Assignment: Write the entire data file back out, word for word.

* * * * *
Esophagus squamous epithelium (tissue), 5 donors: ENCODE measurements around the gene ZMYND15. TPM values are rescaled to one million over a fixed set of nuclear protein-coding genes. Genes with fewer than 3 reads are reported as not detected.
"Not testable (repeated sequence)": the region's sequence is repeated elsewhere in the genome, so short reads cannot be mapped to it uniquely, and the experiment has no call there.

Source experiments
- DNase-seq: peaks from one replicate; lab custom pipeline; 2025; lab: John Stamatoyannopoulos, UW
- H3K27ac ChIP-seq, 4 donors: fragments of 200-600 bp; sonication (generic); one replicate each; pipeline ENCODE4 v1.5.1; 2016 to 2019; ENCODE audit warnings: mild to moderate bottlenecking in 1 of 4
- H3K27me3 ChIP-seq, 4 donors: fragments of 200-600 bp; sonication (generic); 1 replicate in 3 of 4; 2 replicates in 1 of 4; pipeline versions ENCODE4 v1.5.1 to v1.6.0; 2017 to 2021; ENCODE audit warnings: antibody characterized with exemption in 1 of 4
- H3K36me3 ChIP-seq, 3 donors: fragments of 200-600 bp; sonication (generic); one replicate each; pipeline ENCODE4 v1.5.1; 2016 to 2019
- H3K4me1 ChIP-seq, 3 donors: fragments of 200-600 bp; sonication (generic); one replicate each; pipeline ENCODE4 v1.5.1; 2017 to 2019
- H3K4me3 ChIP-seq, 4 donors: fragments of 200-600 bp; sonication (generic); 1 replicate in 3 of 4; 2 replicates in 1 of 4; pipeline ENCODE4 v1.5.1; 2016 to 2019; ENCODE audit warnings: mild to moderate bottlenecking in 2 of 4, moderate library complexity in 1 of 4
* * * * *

Esophagus squamous epithelium (tissue), 5 donors: ENCODE measurements around the gene ZMYND15. TPM values are rescaled to one million over a fixed set of nuclear protein-coding genes. Genes with fewer than 3 reads are reported as not detected.
"Not testable (repeated sequence)": the region's sequence is repeated elsewhere in the genome, so short reads cannot be mapped to it uniquely, and the experiment has no call there.

Source experiments
- DNase-seq: peaks from one replicate; lab custom pipeline; 2025; lab: John Stamatoyannopoulos, UW
- H3K27ac ChIP-seq, 4 donors: fragments of 200-600 bp; sonication (generic); one replicate each; pipeline ENCODE4 v1.5.1; 2016 to 2019; ENCODE audit warnings: mild to moderate bottlenecking in 1 of 4
- H3K27me3 ChIP-seq, 4 donors: fragments of 200-600 bp; sonication (generic); 1 replicate in 3 of 4; 2 replicates in 1 of 4; pipeline versions ENCODE4 v1.5.1 to v1.6.0; 2017 to 2021; ENCODE audit warnings: antibody characterized with exemption in 1 of 4
- H3K36me3 ChIP-seq, 3 donors: fragments of 200-600 bp; sonication (generic); one replicate each; pipeline ENCODE4 v1.5.1; 2016 to 2019
- H3K4me1 ChIP-seq, 3 donors: fragments of 200-600 bp; sonication (generic); one replicate each; pipeline ENCODE4 v1.5.1; 2017 to 2019
- H3K4me3 ChIP-seq, 4 donors: fragments of 200-600 bp; sonication (generic); 1 replicate in 3 of 4; 2 replicates in 1 of 4; pipeline ENCODE4 v1.5.1; 2016 to 2019; ENCODE audit warnings: mild to moderate bottlenecking in 2 of 4, moderate library complexity in 1 of 4